Judge rules trove of DAPL security documents are public record

A ruling last week by a North Dakota district court judge could open up some 16,000 documents related to a partnership between operators of the Dakota Access Pipeline and the private security contractor TigerSwan during the Standing Rock protests of five years ago.

Protesters march along the pipeline route during a protest against the Dakota Access pipeline near the Standing Rock Indian Reservation in St. Anthony, N.D., Nov. 11, 2016.
Stephanie Keith / Reuters
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BISMARCK — Documents pertaining to a partnership between operators of the Dakota Access Pipeline and a private security company during the protests at Standing Rock five years ago are public record, a North Dakota judge ruled last week.

The decision, issued Friday, Dec. 31, by District Court Judge Cynthia Feland, denied an effort by the Texas-based Energy Transfer Partners, the parent company of Dakota Access, to reclaim roughly 16,000 documents pertaining to its partnership with the private security contractor TigerSwan on the grounds that they contain confidential and proprietary information.

Until last week’s ruling, the state-held records were shielded under a temporary restraining order issued during the court proceedings.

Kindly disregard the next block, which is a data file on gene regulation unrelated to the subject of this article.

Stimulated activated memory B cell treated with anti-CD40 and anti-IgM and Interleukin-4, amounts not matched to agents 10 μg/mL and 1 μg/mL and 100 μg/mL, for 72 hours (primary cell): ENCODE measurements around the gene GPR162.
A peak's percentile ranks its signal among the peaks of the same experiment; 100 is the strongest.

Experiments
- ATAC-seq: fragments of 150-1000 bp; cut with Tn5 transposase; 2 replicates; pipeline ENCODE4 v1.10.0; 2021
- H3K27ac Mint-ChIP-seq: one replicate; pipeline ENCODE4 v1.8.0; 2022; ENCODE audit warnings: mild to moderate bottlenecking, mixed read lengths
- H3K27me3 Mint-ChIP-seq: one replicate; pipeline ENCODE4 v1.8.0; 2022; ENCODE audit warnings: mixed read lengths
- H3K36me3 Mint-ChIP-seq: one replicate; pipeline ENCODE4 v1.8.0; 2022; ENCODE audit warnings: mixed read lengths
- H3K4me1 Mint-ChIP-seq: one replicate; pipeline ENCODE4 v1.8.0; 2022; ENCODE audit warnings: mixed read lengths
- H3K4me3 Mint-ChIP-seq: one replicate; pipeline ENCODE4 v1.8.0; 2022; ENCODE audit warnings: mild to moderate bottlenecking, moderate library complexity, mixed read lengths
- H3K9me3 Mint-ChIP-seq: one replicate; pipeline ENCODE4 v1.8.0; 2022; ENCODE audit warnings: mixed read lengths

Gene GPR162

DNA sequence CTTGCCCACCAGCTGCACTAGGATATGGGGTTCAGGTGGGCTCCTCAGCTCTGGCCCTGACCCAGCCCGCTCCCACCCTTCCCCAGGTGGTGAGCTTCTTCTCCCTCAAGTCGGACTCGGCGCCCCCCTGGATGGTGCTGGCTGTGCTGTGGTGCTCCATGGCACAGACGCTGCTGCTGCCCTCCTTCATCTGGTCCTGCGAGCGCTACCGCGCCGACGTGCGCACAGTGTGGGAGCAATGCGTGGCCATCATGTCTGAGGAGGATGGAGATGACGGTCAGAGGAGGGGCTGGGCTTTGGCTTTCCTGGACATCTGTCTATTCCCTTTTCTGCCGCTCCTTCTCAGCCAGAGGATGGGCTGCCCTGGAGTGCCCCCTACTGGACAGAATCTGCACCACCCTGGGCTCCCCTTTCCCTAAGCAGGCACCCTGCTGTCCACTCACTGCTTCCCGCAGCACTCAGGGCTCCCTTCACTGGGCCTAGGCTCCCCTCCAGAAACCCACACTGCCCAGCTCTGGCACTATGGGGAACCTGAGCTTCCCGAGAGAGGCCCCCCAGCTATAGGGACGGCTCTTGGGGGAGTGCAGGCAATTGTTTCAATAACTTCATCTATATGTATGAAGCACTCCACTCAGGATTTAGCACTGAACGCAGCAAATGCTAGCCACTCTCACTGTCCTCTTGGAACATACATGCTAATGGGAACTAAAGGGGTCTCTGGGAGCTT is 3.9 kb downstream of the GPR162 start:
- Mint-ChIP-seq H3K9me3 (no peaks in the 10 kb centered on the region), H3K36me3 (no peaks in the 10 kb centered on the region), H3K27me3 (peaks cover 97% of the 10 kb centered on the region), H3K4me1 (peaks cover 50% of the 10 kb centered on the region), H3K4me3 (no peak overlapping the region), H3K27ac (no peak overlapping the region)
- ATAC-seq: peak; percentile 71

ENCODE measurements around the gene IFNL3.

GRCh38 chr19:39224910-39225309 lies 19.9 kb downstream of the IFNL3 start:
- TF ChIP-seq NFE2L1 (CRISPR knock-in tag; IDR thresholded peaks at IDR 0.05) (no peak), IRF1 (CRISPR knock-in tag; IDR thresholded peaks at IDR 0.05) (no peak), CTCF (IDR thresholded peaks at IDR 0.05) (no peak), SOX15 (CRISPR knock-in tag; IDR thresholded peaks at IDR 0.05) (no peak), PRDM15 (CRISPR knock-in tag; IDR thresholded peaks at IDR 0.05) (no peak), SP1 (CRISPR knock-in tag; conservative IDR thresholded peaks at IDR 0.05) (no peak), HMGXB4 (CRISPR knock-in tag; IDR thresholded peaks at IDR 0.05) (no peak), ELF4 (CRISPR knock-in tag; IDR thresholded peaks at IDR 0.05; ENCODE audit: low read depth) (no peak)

The TigerSwan documents have been at the heart of two parallel lawsuits in North Dakota, which were merged by Feland. In the first case, Energy Transfer Partners attempted to recover the records from the North Dakota Private Investigation and Security Board by suing the state board and TigerSwan. In the second, First Look Institute, publisher of the nonprofit news outlet The Intercept, sued the state board in an effort to access the records. 

In a 29-page opinion, Feland dismissed Energy Transfer’s arguments that the documents are not public and found the pipeline company failed to provide any exemptions that would justify shielding documents from the press, watchdogs or any other civilians who wish to see them.


Because the Private Investigation and Security Board obtained the documents from TigerSwan while performing its duties as a state entity, it has legal responsibility to maintain them as public records, the judge said.

“Absent a specific exception, the Disputed Documents are subject to the open records law,” she wrote. 

The contents of the documents are not clear. TigerSwan handed them over to the North Dakota Private Investigation and Security Board under a judge’s orders in 2020 amid a two-year lawsuit over whether the North Carolina-based security company was legally operating in North Dakota at the time of Dakota Access protests in 2016 and 2017.

That case ended in TigerSwan paying a $175,000 settlement to North Dakota and agreeing not to operate in the state, though the company admitted no wrongdoing.

Reporting in The Intercept accused TigerSwan of deploying military-style tactics against anti-pipeline protesters, and the news outlet has sought to access the documents surrendered to the Private Investigation and Security Board since filing its lawsuit against Energy Transfer in November of 2020.